Client Care Letter
Relevant across multiple law types
The Client care letter
When you instruct a solicitor, it is likely at the outset that they will send you a large document called a client care letter. It will contain lots of information that the solicitor has to supply by law, some of which will be more immediately important than the rest
What do I need to look out for in the client care letter?
Who is dealing with your case?
It should tell you who is dealing with your case and their status – so Solicitor, legal executive or some other level.
It should tell you how to contact them.
This is an important thing to check. The client care letter usually forms the contract between you and the solicitor and determines what you will pay.
- Look for how the charges are calculated. Is it by reference to time and an hourly rate? Can you agree to put a limit on how much costs are incurred without further authority from you?
- Is it a fixed fee? Beware the difference between fixed fees and estimates. A fixed fee is an agreement to do a set amount of work for a specific fee and the solicitor is agreeing not to charge any more or less. An estimate is just the solicitor’s best guess and the final fee may be more (or less)
- Do the fees include disbursements? This is money the solicitor pays out on your behalf, so things like court fees or report fees. They can be quite substantial and you need to check how they are dealt with.
- Will the solicitor want money on account before they start work and as the matter goes on or will they just bill you at the end?
There will probably be something in the letter about how to complain as solicitors are obligated to tell you. Hopefully it will not be necessary but check what you need to do, particularly if you are unhappy about fees or service because those can sometimes be causes of disagreement.
Limit of indemnity
Solicitors are required to be insured so that if you sued them for getting something wrong their insurers would deal with it. Most solicitors have insurance for claims running into the millions but check if you have a particularly high value matter whether the solicitor is limiting their liability or has insurance limited to a particular sum, because that should be in the letter.
Interest on money
Sometimes solicitors need to keep substantial sums of clients’ money, in conveyancing transactions for example. The client care letter should tell you what the interest policy is and whether you will be paid any.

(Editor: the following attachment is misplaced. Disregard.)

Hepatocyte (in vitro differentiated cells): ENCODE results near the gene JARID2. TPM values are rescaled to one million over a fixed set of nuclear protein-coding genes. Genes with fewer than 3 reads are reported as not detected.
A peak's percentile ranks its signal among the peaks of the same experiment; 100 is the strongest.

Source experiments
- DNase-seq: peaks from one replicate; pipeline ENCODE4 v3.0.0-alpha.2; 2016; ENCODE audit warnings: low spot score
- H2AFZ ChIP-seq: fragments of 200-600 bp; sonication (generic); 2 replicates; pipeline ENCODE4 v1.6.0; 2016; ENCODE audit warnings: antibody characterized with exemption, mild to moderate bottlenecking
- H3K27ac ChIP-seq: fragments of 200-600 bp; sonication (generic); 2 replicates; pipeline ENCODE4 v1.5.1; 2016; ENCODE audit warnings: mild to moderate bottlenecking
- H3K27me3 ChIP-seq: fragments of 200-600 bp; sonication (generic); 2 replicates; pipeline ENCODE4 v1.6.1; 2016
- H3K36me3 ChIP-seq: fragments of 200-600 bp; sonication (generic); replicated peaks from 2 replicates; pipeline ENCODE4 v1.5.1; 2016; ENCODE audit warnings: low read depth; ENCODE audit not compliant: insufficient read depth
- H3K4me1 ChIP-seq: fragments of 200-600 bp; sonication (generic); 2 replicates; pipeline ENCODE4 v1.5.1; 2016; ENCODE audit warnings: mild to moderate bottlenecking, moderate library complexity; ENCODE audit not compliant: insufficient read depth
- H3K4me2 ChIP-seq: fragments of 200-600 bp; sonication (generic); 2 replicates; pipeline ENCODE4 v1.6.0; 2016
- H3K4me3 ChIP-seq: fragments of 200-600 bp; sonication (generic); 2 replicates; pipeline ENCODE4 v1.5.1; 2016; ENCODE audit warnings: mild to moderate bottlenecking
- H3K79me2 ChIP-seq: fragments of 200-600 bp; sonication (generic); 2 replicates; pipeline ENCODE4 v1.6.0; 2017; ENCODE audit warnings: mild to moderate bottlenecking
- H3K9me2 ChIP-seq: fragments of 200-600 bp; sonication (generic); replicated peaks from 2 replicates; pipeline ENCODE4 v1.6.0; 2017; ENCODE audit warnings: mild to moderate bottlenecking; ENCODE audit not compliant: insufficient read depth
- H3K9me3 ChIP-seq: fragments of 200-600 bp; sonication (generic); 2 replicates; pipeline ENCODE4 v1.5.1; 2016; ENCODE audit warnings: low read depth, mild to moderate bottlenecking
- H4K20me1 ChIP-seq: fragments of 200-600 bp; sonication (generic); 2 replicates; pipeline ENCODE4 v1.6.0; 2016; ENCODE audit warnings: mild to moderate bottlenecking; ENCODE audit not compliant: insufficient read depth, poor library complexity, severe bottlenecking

The rules relating to money laundering require solicitors to check their client’s identity and report any suspicious activities to the authorities. You may be asked for identity documents or what might sound like intrusive questions about where you have got your money from, because of this. The client care letter should tell you more about the solicitor’s money laundering policies.
In some legal transactions, you may be giving quite a lot of sensitive information to the solicitor. The client care letter should set out, or refer, to their data protection and privacy policies, so that you can see how you data will be used. Will it be used for future marketing for example?
The letter should tell you what will happen with documents at the end of the matter. Personal ones may be returned to you, for example, and the rest put in storage. It should tell you how long they are stored for and how to retrieve them.
The letter may contain lots about Insurance distribution, investment business or financial compensation scheme because solicitors are obliged to give you information about this. In the main you are unlikely to need to worry about it at the outset but you should keep the letter safety in case any of these matters becomes an issue and you need to refer back to it.
The letter should tell you what the solicitor is going to do and what service standards they are going to adhere to. For example, some solicitors say they will respond to correspondence in so many days etc. The letter may also specify what is required from you in terms of information or certain actions. The letter is often the basis of the contract between you and the solicitor so it is worth reading to check what each of you is agreeing to do.